In the last decade, Safari Club International has spent $140 million on protecting the freedom to hunt through advocacy, research and education to ensure that the hunting heritage is accessible for future generations. These programs benefit hunters throughout North American, and the majority of the work is funded with proceeds from its Annual Hunter’s Convention, January 20-23 in Reno, Nevada.
Through direct involvement and partnerships with other conservation organizations, SCI contributes to dozens of projects in the United States and Canada every year. Earlier this year, Safari Club International Foundation (SCIF) and Mossy Oak joined forces to help ensure healthy white-tail deer populations throughout North America. They have provided funding for white-tailed deer research at the University of Georgia and the College of Veterinary Medicine’s Southeastern Cooperative Wildlife Disease Study.
The project will investigate reasons for expansion of epizootic hemorrhagic disease viruses (EHDV) and bluetongue viruses (BTV), better define the impacts of these viruses on deer populations, and then develop recommendations to control and curtail spread of the diseases if possible. The research findings will be shared with the hunting public and wildlife professionals to better maintain healthy white-tailed deer populations throughout North America.
On the West Coast, SCI’s efforts also contributed to the successful vote by the California Fish and Game Commission against extending the current lead ammunition ban for big game hunting to the hunting of small game and upland birds in so-called condor “range.” SCI filed comments that agreed with the finding of the California Fish and Game Department that the extension of the ban was not supported by the science.
The participation of Safari Club International (SCI) in a federal lawsuit has helped ensure that hunters in Idaho and Montana can continue hunting wolves under state seasons. The Montana federal court denied a preliminary injunction requested by Defenders of Wildlife and other plaintiffs who sued to stop the hunting season, and to challenge the delisting of Idaho and Montana’s wolves.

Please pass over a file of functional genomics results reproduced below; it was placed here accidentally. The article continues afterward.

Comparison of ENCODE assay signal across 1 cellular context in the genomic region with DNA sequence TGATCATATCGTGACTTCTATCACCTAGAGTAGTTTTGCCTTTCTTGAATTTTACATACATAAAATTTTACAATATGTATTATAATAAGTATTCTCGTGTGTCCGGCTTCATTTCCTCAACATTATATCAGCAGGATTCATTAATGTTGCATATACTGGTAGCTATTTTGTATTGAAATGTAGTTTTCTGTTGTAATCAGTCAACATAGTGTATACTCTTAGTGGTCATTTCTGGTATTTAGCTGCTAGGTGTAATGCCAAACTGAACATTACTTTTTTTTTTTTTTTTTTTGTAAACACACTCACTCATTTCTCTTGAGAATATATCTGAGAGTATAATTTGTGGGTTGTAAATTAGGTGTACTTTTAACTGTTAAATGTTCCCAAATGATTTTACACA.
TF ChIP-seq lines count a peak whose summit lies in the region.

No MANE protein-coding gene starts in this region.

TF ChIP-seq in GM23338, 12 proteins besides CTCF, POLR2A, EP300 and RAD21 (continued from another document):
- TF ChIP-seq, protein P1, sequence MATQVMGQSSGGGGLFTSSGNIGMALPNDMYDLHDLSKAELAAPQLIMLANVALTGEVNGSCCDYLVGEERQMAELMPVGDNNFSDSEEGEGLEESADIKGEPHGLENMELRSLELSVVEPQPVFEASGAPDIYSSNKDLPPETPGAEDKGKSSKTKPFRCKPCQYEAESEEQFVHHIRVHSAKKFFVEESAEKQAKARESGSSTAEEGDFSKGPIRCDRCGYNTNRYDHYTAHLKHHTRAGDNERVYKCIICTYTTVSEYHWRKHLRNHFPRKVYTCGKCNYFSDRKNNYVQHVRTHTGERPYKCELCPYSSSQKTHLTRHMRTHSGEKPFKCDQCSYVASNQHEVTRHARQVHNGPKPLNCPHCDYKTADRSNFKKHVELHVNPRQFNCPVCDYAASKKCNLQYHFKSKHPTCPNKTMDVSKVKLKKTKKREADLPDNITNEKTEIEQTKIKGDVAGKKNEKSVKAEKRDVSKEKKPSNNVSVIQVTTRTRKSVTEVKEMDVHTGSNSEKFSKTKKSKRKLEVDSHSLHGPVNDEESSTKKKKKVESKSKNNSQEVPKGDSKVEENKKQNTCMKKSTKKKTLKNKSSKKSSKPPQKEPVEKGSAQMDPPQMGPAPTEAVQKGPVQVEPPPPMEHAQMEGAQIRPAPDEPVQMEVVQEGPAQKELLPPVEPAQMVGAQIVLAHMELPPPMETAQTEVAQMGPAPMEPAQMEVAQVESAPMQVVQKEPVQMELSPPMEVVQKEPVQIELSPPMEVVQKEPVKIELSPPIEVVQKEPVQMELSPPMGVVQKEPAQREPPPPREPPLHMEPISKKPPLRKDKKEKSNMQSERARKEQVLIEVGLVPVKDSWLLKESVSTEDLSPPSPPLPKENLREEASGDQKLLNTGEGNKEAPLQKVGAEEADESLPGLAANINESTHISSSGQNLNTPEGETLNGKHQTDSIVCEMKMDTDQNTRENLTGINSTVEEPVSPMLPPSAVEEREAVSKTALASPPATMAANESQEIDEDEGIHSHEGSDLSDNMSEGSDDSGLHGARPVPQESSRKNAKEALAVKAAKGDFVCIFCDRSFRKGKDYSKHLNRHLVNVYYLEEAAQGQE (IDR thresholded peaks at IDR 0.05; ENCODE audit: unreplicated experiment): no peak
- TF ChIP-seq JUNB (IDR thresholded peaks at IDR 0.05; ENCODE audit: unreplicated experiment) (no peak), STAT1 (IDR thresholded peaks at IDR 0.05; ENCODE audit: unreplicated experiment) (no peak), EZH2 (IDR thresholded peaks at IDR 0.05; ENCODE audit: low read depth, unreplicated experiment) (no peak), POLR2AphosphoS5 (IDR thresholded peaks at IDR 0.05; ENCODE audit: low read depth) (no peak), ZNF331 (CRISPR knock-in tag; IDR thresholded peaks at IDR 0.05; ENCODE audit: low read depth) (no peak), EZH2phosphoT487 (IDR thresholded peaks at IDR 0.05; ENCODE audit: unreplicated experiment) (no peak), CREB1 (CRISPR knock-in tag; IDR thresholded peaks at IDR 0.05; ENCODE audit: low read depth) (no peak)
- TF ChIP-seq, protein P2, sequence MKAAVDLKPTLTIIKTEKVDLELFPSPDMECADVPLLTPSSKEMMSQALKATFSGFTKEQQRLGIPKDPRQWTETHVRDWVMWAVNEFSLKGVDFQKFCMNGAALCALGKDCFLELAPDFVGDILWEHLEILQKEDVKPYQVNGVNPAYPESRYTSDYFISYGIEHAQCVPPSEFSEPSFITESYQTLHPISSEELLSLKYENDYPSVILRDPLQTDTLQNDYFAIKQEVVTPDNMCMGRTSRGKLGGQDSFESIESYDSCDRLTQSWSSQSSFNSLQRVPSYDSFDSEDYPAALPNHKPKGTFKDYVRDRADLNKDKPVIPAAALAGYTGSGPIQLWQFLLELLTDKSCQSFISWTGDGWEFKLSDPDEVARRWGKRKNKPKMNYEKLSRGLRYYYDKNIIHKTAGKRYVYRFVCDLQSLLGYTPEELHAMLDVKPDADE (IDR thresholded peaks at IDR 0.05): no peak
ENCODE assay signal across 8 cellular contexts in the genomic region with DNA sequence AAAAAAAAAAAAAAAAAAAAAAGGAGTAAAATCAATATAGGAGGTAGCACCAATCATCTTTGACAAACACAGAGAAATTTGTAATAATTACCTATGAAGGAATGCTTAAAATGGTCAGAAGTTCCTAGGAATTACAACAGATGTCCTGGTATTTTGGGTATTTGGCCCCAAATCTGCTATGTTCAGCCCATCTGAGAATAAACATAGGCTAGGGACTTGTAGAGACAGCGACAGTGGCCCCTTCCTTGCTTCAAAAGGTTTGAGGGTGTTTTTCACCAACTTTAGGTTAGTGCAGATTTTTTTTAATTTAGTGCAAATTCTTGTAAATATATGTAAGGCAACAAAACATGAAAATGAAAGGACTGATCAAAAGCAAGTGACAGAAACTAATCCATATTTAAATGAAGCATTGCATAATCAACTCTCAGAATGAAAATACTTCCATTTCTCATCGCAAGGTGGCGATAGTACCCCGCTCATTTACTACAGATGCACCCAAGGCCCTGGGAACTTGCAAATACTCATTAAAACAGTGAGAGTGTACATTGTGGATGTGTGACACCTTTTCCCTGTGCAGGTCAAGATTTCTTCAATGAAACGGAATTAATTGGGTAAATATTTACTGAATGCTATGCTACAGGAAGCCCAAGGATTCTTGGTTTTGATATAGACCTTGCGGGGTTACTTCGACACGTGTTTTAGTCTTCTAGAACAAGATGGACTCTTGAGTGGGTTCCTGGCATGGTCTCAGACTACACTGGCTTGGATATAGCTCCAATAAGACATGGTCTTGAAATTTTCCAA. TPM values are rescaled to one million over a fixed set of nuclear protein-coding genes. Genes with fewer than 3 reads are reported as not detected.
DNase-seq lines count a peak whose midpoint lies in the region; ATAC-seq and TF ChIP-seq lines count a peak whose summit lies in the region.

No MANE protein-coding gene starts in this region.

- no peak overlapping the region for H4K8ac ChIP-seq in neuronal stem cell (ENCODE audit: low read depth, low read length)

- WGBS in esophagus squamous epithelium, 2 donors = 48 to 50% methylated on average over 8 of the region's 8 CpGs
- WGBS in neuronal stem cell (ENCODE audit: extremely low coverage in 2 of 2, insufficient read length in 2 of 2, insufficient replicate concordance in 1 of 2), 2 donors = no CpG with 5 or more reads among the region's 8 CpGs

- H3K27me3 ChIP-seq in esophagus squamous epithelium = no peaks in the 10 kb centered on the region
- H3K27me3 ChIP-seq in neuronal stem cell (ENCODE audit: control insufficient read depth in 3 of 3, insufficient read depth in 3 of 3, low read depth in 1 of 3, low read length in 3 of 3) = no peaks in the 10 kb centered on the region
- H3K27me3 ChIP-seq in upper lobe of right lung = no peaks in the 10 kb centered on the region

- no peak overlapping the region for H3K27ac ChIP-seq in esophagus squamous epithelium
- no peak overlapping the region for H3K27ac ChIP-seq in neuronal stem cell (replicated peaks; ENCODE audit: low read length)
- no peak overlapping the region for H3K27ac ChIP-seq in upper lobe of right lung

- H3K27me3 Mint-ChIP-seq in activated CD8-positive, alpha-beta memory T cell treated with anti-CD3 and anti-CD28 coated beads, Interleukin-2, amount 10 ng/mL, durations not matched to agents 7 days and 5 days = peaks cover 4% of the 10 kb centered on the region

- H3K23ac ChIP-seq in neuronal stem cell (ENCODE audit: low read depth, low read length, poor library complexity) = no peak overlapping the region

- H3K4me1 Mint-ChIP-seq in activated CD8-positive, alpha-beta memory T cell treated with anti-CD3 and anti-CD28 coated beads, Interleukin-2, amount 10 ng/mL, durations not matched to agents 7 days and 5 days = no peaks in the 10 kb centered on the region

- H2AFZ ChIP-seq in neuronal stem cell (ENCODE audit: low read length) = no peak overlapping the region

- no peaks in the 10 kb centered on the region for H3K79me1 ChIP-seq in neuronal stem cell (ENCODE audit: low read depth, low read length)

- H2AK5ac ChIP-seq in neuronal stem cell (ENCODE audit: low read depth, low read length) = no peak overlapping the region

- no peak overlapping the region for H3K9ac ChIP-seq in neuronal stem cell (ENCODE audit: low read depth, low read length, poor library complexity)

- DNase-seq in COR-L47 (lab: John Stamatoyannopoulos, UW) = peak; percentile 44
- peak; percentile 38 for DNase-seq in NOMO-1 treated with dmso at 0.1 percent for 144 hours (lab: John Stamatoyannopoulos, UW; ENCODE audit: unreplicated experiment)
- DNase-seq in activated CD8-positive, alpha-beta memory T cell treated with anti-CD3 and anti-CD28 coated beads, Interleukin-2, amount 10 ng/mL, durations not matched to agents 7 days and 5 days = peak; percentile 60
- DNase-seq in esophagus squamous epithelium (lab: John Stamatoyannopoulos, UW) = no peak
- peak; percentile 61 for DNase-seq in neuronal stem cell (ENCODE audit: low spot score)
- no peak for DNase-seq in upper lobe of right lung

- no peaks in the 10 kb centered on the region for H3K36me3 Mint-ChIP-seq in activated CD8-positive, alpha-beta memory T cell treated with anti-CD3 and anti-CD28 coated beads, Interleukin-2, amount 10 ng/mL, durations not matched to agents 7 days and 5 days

SCI was also instrumental in successfully challenging the U.S. Fish and Wildlife Service’s ban on the import of polar bears from Canada. When the FWS listed the polar bear as threatened in May 2008, it also determined that imports of polar bear legally hunted from approved populations in Canada would no longer be allowed, as they had been for the previous 12 years. In June, the U.S. District Court for the District of Columbia rebuffed the FWS’s attempt to have SCI’s lawsuit dismissed without full briefing on the merits.
Another key research project funded by SCI involves the decline of woodland caribou in northern Quebec and Labrador. The caribou herds are vital to the local Inuit and Cree Indians who hunt them for subsistence, but also rely on income generated from guiding and outfitting hunters. Early indications have shown that loss of habitat and predation by black bears are two crucial factors that need to be addressed in order to preserve this resource and hunting opportunity.
These are just a few examples of the conservation efforts in North America that are made possible through the generous support of its Convention exhibitors, donors, advertisers, members and corporate sponsors. For more information on these and other conservation projects in North America, visit the SCI web site at www.safariclub.org.
SCI-First For Hunters is the leader in protecting the freedom to hunt and in promoting wildlife conservation worldwide. SCI’s approximately 190 Chapters represent all 50 of the United States as well as 18 other countries. SCI’s proactive leadership in a host of cooperative wildlife conservation, outdoor education and humanitarian programs, with the SCI Foundation and other conservation groups, research institutions and government agencies, empowers sportsmen to be contributing community members and participants in sound wildlife management and conservation. Visit the home page www.safariclub.org or call (520) 620-1220 for more information.
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